THIS SEASON Sienahas done its best to leave nothing to chance. Not content to bank on winningthe Metro Atlantic Athletic Conference tournament to secure his team a ticketto March Madness, coach Fran McCaffery aggressively went after an at-large bidby packing the Saints' nonconference schedule with heavyweights, includingPittsburgh, a preseason Final Four pick in some quarters, and defendingnational champion Kansas. But while the strategy has so far paid off—the RPIranks Siena 31st overall and rates its nonconference schedule as thesecond-toughest in the country—the team still sits on the bubble for the BigDance, with very little margin for error.
The problem forthe Saints (20--6 through Sunday) lies in their mid-major MAAC competition. Ofthe league's nine other teams only Niagara (62nd) and Fairfield (95th) are inthe RPI's top 100. Siena may be 14--1 in conference play, but that lone loss,on Feb. 7 at Rider (161st), looms large. And even a date with Northern Iowa(83rd) in the BracketBusters showcase this Saturday doesn't present much of anopportunity to impress the tournament selection committee. Indeed, the Saintscould win all four of the regular-season games that remained for them as ofMonday night and still fall in the RPI.
It would havehelped, of course, if Siena hadn't gone 0--4 against teams in the top 50;besides falling at Pitt and at KU, the Saints suffered neutral-site losses toTennessee and Oklahoma State. "If we were to play a big team right now, wecould take them," says senior guard Kenny Hasbrouck. "I don't thinkwe'd found ourselves as a team when we played those guys."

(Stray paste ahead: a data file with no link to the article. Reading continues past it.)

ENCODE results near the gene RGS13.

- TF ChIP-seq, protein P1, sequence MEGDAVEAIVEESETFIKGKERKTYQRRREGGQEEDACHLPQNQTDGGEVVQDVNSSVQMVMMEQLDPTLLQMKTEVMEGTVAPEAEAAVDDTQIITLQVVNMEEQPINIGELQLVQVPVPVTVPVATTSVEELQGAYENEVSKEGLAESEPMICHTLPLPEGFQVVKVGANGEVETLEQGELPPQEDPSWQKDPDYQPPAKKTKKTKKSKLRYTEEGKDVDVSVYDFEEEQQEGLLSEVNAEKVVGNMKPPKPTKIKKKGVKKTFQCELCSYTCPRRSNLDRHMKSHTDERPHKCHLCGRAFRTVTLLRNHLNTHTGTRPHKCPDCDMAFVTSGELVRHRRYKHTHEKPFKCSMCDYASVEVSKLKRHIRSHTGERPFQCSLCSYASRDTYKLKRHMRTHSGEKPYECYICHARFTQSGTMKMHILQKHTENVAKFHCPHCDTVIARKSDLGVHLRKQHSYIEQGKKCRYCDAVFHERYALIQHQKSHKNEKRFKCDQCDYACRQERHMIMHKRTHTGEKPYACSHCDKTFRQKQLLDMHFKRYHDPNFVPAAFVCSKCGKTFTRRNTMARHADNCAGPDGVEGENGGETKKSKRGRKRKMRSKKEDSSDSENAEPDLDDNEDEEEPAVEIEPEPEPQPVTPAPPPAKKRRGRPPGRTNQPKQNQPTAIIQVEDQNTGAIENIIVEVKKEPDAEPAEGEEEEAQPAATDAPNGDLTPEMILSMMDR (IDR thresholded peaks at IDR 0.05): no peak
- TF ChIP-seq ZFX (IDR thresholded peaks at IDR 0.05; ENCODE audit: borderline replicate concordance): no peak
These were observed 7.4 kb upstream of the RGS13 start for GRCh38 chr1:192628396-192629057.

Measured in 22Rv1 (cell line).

He may very wellbe right. Since losing three straight in November at the Old Spice Classic inOrlando, Siena had gone 18--3 and all but sewn up the regular-season title inthe MAAC, which would guarantee the Saints a berth in the NIT. With fourstarters back from the athletic, high-tempo team that knocked off fourth-seededVanderbilt in the first round of last year's NCAA tournament, Siena wasseasoned and expected to contend. The surprise has been its newfound balance.Hasbrouck and junior forwards Edwin Ubiles and Alex Franklin each wereaveraging more than 13 points a game at week's end, while point guard RonaldMoore and center Ryan Rossiter were averaging more than eight. "Noteverything is falling on our big three," says McCaffery, referring toHasbrouck, Ubiles and Franklin. "That's making us much more difficult todefend."
February 23, 2009
A key reason forthe equilibrium is the trip the Saints made last summer to Italy, where theyplayed five games in 13 days against professional teams. McCaffery juggled hislineup frequently and found valuable minutes for backup guard Clarence Jacksonand Rossiter, a 6'8 ½", 227-pound sophomore from Staten Island, N.Y., whois the team's only first-year starter. His gangly appearance—complete with theblack brace that he wears on his left knee as a precautionary measure—belies asmooth, agile game. Rossiter was averaging 9.6 points and 7.6 rebounds a gamethrough Sunday and led the MAAC in field goal percentage (61.3%). "He wasour best player [in Italy]," says McCaffery, "and he's become adominant force this year."
But the team stillbelongs to Hasbrouck, a 6'3", 194-pound four-year starter who may be one ofthe best all-around guards in the nation. A lockdown defender and dependablescorer (at week's end he was shooting 43.1% from the field and led Siena with48 steals), he had averaged 23.4 points in his last five games. "You'regoing to have a good team when your best player is [also] your hardestworker," says McCaffery.
There's littledoubt the Saints are a good team. Whether they'll get to prove as much in theNCAA tournament is another matter.
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